Diagnostic systems based on PCR have been developed for the rapid detection, identification and differentiation of members of the M. mycoides cluster and the specific identification of M. capricolum subsp. capripneumoniae[7] [8]

The diagnosis of outbreaks of CCPP is often complicated by other infectious agents causing similar syndromes including other mycoplasmas and Pasteurella haemolytica.

Treatment and Control

The macrolides (erythromycin, spiramysin, and tylosin), tetracyclines and quinolones are active against M. capricolum subsp. capripneumoniae.

Control measures include prevention of mixing and good hygiene. Movement restrictions and slaughtering infected animals are recommended for countries that are newly infected.


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References

  1. Thiaucourt, F., Bölske, G (1996) Contagious caprine pleuropneumonia and other pulmonary mycoplasmoses of sheep and goats. Revue Scientifique et Technique - Office International des épizooties, 15(4):1397-1414; 69
  2. Wesonga, H. O., Lindberg, R., Litamoi, J. K., Bölske, G (1998) Late lesions of experimental contagious caprine pleuropneumonia caused by Mycoplasma capricolum ssp. capripneumoniae. Journal of Veterinary Medicine. Series B, 45(2):105-114; 22
  3. MacOwan, K. J., Minette, J. E (1977) The role of Mycoplasma strain F38 in contagious caprine pleuropneumonia (CCPP) in Kenya. Veterinary Record, 101:380-381
  4. Dighero, M. W., Bradstreet, P. C. M., Andrews, B. E (1970) Dried paper discs for serological identification of human mycoplasmas. J Applied Bacteriology, 33:750-757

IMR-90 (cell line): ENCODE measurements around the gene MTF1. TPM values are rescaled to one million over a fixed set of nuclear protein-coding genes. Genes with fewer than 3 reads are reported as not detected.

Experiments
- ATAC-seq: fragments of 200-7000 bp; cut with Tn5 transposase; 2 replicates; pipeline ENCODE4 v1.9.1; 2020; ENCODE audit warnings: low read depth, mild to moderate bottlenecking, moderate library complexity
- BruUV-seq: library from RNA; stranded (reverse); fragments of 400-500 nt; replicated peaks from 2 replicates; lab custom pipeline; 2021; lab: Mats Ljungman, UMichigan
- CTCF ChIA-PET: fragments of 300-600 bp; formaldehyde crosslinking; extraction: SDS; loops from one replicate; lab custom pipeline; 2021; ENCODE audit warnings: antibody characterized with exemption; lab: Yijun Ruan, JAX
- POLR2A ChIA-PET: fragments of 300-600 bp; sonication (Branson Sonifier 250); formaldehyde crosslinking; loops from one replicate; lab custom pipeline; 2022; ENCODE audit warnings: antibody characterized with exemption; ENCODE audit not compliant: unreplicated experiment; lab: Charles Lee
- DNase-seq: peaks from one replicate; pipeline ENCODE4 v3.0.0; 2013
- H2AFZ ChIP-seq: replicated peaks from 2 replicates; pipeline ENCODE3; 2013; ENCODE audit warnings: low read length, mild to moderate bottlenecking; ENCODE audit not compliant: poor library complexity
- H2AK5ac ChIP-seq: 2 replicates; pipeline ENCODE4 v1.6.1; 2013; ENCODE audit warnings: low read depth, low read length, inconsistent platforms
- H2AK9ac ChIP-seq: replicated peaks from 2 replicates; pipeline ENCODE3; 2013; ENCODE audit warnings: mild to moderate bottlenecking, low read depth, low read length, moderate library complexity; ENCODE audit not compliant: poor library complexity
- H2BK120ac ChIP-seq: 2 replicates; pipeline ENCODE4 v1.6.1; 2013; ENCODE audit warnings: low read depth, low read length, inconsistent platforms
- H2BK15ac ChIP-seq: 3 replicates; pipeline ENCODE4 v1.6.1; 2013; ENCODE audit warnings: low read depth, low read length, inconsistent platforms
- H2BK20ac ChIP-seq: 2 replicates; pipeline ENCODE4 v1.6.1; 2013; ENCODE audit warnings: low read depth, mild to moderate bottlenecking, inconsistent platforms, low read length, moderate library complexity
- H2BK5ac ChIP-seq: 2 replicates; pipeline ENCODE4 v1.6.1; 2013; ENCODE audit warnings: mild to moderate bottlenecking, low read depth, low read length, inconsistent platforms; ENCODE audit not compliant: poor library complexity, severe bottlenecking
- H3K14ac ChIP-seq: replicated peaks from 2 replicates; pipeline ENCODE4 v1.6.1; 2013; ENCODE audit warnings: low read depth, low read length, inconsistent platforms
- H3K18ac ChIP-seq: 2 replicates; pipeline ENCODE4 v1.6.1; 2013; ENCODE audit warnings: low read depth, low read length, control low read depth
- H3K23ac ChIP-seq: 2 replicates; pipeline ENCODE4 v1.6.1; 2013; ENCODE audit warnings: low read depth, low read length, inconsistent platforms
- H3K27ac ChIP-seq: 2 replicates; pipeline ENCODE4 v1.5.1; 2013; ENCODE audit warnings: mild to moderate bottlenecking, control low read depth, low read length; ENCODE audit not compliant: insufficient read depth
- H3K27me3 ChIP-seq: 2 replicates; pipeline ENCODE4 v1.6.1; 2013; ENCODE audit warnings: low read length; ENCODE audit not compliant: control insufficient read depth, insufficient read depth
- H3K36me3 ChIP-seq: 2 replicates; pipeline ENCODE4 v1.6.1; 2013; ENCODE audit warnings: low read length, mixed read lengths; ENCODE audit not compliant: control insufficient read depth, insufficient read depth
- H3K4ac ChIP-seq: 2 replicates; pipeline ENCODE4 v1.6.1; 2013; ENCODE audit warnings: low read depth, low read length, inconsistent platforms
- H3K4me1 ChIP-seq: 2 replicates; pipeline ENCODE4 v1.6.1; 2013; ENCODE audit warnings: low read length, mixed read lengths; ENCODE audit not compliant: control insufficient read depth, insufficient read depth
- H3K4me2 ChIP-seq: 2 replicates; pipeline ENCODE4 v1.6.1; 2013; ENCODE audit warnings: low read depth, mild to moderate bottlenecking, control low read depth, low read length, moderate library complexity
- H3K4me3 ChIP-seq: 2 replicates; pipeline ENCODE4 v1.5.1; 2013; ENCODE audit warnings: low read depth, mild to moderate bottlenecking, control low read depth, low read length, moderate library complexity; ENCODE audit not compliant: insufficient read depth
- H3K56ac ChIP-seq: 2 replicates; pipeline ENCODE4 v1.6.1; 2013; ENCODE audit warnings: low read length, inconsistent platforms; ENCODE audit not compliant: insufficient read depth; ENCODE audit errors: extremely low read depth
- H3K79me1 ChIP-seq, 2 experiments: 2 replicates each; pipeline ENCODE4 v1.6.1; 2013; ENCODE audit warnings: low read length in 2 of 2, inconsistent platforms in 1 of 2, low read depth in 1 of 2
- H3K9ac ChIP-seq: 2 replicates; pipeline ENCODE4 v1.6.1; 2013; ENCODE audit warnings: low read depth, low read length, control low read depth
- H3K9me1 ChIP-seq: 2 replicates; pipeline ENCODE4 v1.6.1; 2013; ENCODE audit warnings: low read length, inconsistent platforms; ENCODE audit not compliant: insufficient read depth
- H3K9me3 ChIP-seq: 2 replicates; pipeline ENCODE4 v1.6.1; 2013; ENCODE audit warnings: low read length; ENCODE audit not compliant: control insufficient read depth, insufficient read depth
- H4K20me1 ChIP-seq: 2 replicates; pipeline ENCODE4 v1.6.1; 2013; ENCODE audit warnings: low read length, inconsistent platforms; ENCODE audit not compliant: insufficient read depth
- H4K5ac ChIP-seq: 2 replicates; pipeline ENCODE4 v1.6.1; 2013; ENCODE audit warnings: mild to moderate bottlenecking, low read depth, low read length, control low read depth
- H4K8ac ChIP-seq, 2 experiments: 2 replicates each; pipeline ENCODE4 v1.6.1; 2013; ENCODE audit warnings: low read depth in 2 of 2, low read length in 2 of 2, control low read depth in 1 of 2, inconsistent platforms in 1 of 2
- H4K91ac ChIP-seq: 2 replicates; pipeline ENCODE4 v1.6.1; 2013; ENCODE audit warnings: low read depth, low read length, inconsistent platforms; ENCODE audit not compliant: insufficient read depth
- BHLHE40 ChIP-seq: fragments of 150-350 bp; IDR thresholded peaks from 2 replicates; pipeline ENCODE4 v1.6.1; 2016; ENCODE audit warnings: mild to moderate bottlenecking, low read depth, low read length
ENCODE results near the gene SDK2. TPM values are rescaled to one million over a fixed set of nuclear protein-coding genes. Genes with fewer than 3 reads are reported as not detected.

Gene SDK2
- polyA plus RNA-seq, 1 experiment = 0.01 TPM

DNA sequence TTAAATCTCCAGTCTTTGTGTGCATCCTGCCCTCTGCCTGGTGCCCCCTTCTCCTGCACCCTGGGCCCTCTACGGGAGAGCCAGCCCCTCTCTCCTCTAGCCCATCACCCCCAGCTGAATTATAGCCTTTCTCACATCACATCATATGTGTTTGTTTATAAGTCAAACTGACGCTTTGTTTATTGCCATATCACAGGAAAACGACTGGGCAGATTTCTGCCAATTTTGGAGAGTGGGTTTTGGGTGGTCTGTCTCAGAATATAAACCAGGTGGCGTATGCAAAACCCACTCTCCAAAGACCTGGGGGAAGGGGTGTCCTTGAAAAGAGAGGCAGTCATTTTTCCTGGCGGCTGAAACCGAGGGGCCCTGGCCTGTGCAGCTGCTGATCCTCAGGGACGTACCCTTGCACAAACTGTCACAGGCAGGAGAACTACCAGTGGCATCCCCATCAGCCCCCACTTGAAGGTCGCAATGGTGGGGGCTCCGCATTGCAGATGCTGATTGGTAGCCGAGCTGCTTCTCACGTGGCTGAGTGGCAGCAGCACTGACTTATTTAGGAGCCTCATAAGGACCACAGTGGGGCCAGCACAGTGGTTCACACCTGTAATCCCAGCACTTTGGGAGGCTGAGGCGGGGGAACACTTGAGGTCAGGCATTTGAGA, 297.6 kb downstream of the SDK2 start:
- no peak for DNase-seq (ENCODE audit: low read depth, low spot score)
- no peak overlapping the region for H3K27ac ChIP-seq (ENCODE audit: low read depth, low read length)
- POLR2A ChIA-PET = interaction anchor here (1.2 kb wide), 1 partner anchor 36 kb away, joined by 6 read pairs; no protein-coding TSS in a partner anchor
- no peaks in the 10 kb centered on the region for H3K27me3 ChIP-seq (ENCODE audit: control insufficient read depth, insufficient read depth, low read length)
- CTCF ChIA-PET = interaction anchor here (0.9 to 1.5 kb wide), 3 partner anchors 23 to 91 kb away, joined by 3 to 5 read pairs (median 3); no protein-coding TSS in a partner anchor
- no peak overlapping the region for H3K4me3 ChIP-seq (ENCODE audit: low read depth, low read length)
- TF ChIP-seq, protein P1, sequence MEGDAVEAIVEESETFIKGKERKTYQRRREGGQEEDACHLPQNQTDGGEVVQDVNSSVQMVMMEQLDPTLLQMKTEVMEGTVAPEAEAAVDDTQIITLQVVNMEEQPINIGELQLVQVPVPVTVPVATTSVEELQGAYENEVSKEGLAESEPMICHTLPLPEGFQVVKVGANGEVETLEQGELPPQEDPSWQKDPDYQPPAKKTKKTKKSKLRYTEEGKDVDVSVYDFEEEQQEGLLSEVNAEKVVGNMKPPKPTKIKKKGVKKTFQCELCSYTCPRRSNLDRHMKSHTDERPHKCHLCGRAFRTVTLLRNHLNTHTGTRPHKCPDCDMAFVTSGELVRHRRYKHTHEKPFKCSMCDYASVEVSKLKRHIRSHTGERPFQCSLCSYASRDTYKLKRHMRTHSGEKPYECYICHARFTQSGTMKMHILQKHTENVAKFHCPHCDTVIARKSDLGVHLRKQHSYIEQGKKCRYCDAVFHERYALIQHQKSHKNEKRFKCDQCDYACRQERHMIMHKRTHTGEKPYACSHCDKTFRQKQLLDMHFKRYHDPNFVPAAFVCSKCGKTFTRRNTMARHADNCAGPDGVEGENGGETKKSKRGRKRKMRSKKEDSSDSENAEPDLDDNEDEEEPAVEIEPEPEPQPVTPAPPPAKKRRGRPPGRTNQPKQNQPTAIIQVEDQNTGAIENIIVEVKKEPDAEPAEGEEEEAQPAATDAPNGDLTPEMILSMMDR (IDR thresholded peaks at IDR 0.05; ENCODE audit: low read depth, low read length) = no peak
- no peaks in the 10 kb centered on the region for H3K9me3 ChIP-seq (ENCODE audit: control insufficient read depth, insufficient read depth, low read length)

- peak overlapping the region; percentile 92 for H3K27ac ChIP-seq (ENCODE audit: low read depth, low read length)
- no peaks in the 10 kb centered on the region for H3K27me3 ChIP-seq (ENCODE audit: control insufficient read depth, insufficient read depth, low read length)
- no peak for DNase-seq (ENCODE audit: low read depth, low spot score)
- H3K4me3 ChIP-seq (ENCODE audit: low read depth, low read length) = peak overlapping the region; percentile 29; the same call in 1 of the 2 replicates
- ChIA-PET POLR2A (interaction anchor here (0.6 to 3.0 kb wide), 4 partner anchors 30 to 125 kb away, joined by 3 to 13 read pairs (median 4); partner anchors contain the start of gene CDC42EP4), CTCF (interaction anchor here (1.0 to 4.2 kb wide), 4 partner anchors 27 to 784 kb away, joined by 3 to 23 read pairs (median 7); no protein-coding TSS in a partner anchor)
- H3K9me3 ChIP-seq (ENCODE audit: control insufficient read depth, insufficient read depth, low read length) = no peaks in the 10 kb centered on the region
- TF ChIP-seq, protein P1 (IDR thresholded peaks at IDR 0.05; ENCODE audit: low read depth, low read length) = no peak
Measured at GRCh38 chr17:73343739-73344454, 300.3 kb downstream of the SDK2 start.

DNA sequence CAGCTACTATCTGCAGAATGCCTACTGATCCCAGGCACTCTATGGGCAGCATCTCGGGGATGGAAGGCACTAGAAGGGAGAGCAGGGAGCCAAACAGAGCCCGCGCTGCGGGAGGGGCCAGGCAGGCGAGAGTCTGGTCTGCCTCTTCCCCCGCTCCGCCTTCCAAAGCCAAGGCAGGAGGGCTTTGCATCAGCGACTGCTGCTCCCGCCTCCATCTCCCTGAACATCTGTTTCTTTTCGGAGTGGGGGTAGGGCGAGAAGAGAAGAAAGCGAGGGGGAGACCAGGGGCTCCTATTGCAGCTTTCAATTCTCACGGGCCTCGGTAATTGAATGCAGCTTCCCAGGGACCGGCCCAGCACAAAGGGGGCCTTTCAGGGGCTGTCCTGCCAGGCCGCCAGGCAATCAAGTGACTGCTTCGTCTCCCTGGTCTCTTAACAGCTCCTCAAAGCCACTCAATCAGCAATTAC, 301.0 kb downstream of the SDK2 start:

5. Rurangirwa, F. R., McGuire, T. C., Kibor, A., Chema, S (1987) A latex agglutination test for field diagnosis of contagious caprine pleuropneumonia. Veterinary Record, 121(9):191-193; 11
  6. Rosendal, S., Black, F. T (1972) Direct and indirect immunofluorescence of unfixed and fixed mycoplasma colonies. Acta Pathologica et Microbiologica Scandinavica, 80:615-622.
  7. Bashiruddin, J. B., Taylor, T. K., Gould, A. R (1994) A PCR-based test for the specific identification of Mycoplasma mycoides subspecies mycoides SC. Journal of Veterinary Diagnostic Investigation, 6(4):428-434; 14
  8. Hotzel, H., Sachse, K., Pfützner, H (1996) A PCR scheme for differentiation of organisms belonging to the Mycoplasma mycoides cluster. Veterinary Microbiology, 49(1/2):31-43; 21

Bashiruddin, J. B., Taylor, T. K., Gould, A. R (1994) A PCR-based test for the specific identification of Mycoplasma mycoides subspecies mycoides SC. J Vet Diagnostic Investigation, 6(4):428-434; 14.

Bashiruddin, J. B., Windsor, G. D (1998) Coloured colonies of Mycoplasma mycoides subsp. mycoides SC and Mycoplasma capricolum subsp. capripneumoniae on solid agar media for the presumptive diagnosis of CBPP and CCPP. In:Proceedings of the ARC-Onderstepoort OIE International congress with WHO-cosponsorship on Anthrax, Brucellosis, CBPP, Clostridial and Mycobacterial diseases. 9-15, Kruger National Park, South Africa, 226-229.